Was THE CULT Instrumental In The Birth Of Grunge?

March 5, 2016

In a brand new interview with U.K.'s Loaded, THE CULT guitarist Billy Duffy argues his band had more to do with the birth of the grunge movement than they're given credit for.

"I wouldn't say we invented grunge," he says. "But there are a couple of facts that can't be disputed. The first track on our album 'Love' is called 'Nirvana'. And the only city that 'She Sells Sanctuary' was a big hit on the radio was Seattle. Also, if you look at the first scene in PEARL JAM's documentary 'Twenty', they're at the back of a THE CULT gig trying to get in."

An article on the Grunge Story Tellers web site tells the story of THE CULT's influence on Andrew Wood, the late lead singer for early Seattle alternative rock bands MALFUNKSHUN and MOTHER LOVE BONE.

In a 2012 interview with Drowned In Sound, THE CULT singer Ian Astbury echoed some of Duffy's comments about their band's impact on the grunge scene, saying: "We had a Top 40 hit in Seattle on their mainstream radio station, which is pretty much unheard of for a U.K. artist. We played a gig there and anyone who's anyone from what later became the grunge movement was there, so we're kind of influential in that way."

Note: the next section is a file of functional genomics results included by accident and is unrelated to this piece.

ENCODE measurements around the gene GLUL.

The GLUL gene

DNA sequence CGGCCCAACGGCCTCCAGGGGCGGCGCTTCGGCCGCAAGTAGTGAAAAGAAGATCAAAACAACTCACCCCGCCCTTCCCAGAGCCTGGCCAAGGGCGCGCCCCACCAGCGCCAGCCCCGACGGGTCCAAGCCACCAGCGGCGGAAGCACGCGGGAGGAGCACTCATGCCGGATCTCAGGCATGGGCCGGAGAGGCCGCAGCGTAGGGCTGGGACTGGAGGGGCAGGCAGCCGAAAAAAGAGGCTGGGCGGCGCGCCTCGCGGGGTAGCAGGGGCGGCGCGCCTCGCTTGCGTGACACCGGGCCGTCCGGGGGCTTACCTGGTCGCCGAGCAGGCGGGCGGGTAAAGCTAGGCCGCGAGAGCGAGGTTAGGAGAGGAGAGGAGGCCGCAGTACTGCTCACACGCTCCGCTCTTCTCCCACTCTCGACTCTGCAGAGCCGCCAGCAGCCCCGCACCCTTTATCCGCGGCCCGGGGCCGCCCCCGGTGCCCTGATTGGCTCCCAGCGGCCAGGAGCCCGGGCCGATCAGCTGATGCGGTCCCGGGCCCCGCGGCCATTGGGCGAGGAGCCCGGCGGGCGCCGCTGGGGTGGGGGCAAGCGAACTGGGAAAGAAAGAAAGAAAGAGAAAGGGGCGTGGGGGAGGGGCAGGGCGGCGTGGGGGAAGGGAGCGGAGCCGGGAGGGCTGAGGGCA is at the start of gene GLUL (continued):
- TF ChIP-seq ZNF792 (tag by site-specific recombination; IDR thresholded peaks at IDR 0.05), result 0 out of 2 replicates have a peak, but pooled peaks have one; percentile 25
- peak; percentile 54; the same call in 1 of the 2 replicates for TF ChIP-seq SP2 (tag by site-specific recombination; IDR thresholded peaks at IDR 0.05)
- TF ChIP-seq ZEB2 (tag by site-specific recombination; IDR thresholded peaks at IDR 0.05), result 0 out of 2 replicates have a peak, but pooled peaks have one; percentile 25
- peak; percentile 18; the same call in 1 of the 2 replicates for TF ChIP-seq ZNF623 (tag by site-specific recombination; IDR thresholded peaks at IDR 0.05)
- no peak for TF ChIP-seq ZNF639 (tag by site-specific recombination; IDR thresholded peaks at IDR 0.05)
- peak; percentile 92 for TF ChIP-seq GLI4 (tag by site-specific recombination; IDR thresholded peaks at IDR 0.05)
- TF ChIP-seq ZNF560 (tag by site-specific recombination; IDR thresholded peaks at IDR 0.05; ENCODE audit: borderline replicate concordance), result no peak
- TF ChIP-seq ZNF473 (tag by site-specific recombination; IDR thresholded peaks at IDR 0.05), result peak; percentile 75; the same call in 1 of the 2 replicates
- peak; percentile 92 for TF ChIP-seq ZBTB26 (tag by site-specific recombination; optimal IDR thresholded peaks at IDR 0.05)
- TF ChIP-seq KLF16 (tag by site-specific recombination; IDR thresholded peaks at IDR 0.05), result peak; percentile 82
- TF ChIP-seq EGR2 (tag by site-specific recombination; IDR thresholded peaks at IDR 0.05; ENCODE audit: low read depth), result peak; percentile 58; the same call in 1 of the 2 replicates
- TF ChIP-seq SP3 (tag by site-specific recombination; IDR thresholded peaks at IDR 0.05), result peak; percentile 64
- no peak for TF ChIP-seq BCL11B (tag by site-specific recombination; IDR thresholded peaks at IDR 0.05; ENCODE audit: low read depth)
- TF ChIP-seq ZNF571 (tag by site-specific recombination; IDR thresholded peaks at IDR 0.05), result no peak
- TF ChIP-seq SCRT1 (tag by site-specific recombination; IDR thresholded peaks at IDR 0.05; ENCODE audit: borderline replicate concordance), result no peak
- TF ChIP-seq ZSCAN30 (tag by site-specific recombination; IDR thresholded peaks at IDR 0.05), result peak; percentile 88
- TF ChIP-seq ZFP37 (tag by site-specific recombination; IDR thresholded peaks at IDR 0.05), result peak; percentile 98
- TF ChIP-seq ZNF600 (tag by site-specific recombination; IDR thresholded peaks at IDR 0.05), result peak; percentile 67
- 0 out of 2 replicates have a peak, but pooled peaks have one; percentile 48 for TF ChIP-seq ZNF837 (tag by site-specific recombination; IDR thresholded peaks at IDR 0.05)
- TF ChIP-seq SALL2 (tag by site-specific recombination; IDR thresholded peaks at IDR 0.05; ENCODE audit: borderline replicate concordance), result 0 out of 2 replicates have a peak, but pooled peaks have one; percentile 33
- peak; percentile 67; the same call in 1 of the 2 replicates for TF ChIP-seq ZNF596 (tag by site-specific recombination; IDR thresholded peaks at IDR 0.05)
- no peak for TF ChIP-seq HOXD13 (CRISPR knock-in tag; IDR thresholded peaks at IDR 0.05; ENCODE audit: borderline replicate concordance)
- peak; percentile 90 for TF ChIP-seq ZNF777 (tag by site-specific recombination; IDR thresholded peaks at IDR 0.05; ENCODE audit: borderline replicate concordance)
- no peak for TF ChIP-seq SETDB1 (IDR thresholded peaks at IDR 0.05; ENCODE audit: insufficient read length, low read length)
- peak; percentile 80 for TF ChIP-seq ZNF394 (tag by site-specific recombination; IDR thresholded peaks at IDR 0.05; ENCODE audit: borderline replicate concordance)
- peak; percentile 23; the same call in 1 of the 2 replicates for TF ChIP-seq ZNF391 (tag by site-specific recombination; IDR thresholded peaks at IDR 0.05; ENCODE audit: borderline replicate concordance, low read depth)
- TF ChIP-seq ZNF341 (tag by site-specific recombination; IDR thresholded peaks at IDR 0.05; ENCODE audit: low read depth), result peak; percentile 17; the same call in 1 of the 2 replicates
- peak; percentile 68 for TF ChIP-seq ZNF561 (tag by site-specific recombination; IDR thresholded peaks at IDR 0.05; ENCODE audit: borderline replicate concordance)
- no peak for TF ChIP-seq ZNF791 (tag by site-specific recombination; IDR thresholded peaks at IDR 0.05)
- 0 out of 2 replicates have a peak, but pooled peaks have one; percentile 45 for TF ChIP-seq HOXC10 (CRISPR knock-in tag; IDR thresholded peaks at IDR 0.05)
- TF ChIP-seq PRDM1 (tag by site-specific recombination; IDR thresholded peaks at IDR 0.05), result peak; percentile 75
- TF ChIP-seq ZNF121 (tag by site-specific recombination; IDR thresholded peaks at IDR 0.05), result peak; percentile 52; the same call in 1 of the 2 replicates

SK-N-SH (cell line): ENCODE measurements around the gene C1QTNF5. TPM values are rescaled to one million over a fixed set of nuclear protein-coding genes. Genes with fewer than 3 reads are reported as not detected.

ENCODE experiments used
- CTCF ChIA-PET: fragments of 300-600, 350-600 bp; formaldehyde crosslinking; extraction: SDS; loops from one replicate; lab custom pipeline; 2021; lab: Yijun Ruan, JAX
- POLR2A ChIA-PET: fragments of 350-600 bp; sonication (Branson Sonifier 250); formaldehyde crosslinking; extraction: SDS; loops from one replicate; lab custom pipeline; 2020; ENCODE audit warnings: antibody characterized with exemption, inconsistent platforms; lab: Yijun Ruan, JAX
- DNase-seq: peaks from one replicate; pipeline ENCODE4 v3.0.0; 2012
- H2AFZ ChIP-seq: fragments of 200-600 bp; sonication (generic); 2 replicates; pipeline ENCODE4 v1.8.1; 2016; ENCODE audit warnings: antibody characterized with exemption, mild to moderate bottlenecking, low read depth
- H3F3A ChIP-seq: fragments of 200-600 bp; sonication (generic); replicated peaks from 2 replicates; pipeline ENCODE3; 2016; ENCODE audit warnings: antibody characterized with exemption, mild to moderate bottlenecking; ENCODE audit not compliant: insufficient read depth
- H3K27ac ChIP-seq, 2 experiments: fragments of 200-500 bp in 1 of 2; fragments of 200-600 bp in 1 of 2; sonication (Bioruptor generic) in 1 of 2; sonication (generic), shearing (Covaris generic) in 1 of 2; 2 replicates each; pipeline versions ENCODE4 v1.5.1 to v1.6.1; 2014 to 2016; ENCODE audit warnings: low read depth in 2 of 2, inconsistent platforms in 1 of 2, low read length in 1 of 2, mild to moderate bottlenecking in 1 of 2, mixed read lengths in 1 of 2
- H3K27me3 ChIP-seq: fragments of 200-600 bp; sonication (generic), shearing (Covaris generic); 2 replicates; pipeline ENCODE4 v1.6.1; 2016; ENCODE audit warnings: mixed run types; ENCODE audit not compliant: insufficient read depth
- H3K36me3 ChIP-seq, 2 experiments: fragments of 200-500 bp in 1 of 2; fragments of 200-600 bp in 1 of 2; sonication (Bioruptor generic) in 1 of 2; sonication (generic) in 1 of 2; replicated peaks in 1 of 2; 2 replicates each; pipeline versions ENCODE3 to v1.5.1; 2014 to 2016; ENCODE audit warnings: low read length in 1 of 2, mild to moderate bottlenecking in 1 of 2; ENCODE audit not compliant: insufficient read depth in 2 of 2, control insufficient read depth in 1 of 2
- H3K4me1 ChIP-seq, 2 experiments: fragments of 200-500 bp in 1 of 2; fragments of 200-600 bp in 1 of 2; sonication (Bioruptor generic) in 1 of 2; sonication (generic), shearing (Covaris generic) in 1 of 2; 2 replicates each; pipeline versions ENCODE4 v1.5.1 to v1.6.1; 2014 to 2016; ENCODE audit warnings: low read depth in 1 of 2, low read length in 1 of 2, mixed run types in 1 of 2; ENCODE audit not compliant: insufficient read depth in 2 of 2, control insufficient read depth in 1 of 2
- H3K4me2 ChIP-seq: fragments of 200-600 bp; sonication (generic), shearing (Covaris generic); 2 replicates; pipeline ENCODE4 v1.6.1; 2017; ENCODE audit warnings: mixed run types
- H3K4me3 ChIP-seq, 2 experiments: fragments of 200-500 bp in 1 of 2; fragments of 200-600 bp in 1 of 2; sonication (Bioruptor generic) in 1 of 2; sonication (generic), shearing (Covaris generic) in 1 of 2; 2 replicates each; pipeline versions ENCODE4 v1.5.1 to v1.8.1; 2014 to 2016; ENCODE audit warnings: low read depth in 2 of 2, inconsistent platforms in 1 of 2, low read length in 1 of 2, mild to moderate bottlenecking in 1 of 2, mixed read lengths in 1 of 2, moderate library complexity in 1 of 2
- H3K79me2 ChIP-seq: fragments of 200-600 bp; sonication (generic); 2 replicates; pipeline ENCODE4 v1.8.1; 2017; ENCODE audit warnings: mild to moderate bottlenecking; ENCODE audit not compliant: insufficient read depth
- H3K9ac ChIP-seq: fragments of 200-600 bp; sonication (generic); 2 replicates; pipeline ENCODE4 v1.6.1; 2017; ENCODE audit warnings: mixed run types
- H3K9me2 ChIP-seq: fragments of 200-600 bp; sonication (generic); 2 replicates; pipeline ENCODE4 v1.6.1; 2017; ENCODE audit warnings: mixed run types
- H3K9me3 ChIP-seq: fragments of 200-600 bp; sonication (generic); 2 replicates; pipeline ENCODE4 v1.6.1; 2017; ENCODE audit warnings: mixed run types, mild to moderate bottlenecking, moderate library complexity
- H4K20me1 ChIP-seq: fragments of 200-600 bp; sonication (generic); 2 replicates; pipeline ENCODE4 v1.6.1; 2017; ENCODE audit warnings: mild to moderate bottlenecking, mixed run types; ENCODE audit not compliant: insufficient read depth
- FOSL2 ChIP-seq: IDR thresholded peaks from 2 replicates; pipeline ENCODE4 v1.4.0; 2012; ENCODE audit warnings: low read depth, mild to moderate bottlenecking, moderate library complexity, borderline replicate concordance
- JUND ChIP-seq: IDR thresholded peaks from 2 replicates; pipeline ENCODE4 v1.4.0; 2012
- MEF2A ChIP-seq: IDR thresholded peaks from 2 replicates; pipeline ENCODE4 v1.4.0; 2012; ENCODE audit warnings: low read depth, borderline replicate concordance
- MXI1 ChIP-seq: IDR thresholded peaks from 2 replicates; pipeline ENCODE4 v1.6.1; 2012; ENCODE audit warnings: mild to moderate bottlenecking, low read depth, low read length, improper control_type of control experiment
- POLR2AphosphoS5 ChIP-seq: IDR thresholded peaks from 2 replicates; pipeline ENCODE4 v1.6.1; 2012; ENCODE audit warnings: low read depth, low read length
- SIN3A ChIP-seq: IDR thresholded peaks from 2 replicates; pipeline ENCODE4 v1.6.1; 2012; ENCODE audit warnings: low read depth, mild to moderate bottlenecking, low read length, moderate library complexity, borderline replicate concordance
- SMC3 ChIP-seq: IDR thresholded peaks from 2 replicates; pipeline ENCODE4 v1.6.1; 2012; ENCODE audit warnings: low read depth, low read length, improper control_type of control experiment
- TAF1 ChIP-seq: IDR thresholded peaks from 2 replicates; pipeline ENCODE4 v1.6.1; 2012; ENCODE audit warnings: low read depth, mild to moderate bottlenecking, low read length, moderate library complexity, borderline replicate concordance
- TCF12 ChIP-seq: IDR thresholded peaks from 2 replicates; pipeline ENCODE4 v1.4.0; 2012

THE CULT's popularity peaked with 1989's "Sonic Temple" album, which cracked the Billboard Top 10 and produced the hit singles "Fire Woman" and "Edie (Ciao Baby)".

By the time the grunge movement exploded in 1991, THE CULT's popularity was waning and by mid-decade the band had gone on hiatus.

THE CULT's tenth studio album, "Hidden City", was released on February 5 via Cooking Vinyl. The follow-up to 2012's "Choice Of Weapon" was written by Astbury and guitarist Billy Duffy and was produced by Bob Rock, who has previously worked with METALLICA and MÖTLEY CRÜE.

Photo credit: Tim Cadiente

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